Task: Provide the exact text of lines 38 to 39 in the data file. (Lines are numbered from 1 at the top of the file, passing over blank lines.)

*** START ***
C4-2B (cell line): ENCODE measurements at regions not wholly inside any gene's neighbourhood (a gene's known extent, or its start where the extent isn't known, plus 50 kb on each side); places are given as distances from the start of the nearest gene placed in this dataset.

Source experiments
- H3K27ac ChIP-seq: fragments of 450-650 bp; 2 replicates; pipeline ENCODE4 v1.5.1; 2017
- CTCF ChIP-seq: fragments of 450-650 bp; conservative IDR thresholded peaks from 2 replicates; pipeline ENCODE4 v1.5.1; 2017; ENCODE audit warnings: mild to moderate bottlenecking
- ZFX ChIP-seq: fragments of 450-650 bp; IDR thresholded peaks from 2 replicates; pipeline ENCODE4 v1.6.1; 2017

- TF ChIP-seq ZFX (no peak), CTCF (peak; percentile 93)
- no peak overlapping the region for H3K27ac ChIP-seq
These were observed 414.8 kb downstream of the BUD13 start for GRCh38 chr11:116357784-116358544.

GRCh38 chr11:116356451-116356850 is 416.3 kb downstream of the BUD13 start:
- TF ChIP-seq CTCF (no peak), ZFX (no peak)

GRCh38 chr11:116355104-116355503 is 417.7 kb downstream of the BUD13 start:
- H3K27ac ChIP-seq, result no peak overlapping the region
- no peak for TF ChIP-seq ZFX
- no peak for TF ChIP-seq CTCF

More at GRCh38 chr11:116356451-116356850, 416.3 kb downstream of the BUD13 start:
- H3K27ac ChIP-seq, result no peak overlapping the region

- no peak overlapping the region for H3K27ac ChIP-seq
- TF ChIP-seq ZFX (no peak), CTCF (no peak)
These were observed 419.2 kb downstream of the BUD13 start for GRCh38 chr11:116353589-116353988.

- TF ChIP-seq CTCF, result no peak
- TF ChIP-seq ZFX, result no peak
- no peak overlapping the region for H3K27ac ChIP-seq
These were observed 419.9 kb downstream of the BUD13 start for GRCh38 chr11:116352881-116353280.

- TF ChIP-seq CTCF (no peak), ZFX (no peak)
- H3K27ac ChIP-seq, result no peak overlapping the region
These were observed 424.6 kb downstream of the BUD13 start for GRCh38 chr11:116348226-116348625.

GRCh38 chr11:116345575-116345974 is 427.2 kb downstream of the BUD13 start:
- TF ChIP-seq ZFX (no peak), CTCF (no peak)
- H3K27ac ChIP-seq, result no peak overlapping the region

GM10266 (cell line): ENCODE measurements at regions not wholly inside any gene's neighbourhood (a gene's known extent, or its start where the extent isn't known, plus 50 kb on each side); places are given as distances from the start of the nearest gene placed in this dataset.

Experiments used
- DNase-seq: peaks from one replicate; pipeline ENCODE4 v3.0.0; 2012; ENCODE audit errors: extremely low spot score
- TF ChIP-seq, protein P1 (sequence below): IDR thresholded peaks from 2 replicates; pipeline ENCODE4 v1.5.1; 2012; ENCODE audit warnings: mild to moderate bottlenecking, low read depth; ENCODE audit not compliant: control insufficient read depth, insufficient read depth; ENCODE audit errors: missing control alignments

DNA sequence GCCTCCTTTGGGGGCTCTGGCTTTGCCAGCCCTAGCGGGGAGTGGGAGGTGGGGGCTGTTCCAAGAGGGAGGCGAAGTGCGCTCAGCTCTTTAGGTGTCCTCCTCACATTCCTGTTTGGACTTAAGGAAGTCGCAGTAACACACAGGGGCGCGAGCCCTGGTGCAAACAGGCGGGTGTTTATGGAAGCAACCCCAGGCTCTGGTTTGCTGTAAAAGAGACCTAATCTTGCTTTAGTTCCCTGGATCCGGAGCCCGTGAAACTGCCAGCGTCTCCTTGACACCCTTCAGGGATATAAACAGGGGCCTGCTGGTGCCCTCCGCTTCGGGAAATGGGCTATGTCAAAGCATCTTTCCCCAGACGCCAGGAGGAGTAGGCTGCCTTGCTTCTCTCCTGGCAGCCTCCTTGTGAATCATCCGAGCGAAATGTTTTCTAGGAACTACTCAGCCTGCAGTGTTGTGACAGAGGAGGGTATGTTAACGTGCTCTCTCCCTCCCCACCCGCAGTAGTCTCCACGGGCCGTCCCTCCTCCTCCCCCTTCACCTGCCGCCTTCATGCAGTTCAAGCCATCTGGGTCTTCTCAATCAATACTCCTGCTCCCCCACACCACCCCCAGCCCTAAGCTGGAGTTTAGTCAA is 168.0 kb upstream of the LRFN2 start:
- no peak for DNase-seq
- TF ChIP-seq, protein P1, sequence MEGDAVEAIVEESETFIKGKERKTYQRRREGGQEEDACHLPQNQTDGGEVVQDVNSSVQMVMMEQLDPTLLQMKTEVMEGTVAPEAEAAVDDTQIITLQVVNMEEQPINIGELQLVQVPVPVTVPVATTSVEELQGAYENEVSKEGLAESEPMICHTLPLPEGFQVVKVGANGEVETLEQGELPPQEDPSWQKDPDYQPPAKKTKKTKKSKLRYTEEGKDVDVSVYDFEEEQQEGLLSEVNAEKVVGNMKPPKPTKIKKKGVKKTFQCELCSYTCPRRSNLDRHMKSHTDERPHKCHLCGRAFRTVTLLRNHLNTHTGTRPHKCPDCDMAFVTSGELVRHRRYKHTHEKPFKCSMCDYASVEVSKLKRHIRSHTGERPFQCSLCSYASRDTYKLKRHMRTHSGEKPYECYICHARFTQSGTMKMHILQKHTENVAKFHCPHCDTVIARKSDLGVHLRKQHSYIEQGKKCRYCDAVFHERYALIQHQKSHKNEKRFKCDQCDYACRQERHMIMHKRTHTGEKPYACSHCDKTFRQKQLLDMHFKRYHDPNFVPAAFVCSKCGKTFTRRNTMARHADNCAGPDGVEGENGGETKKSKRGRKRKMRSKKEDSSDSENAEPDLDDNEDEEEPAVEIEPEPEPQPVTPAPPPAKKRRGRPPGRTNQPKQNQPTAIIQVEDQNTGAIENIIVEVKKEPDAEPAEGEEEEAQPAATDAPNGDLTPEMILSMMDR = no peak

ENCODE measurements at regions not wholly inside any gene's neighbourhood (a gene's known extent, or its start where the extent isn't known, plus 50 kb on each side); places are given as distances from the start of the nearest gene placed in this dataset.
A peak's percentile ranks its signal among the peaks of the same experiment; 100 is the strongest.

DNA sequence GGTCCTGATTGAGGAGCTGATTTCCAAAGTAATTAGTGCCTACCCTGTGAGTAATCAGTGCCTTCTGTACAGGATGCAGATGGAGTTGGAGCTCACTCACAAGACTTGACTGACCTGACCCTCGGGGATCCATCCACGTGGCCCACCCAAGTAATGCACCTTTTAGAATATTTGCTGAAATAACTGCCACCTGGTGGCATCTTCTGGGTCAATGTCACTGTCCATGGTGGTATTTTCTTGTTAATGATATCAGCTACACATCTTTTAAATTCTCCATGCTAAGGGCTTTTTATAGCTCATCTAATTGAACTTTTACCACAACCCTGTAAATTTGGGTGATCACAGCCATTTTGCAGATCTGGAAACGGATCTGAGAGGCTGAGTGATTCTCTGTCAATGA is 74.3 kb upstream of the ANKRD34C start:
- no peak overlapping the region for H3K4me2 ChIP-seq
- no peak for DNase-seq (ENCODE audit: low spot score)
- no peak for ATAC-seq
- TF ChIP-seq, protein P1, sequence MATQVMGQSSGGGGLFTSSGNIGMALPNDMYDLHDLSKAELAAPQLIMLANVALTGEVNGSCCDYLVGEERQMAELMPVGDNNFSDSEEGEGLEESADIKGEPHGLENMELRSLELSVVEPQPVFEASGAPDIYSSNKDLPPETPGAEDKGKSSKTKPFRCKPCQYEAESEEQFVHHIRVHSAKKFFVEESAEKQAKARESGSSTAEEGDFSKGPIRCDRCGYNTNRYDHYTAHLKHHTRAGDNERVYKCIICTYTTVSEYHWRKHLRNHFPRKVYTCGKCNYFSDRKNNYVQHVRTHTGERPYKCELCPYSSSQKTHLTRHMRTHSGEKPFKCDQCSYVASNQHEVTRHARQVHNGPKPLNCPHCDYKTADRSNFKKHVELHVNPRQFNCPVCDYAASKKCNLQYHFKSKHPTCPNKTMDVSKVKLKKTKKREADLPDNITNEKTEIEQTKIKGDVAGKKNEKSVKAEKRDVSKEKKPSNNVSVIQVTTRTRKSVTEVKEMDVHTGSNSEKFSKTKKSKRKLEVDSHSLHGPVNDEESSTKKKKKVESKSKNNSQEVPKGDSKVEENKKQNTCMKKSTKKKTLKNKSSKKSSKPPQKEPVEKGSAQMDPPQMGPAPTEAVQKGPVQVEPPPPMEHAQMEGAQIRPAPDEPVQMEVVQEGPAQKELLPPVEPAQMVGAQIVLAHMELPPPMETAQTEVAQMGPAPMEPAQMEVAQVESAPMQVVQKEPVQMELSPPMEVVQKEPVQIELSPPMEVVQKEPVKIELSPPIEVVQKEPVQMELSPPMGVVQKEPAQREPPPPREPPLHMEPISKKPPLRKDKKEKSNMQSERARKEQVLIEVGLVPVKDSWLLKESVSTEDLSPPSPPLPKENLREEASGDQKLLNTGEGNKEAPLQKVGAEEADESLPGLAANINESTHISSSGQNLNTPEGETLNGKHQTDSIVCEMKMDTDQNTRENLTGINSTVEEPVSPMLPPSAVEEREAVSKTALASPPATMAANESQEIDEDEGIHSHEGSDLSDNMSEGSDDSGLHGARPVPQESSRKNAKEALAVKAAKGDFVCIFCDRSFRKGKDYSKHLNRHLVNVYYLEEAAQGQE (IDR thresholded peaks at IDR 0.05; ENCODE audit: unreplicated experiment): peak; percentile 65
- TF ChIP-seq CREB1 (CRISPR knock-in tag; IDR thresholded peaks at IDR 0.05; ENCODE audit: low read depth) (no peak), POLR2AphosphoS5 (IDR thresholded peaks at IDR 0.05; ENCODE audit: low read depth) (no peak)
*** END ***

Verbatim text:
A peak's percentile ranks its signal among the peaks of the same experiment; 100 is the strongest.

DNA sequence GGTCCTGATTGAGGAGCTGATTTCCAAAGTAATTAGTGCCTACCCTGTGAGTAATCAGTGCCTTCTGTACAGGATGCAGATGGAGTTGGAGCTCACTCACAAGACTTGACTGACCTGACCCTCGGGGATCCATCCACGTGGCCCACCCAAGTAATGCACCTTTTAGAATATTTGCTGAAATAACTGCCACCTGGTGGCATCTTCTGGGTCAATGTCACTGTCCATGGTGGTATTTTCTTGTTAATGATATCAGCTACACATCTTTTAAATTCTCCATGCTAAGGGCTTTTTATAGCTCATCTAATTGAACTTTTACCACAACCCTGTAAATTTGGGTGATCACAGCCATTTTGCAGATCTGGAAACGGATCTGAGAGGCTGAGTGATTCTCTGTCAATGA is 74.3 kb upstream of the ANKRD34C start: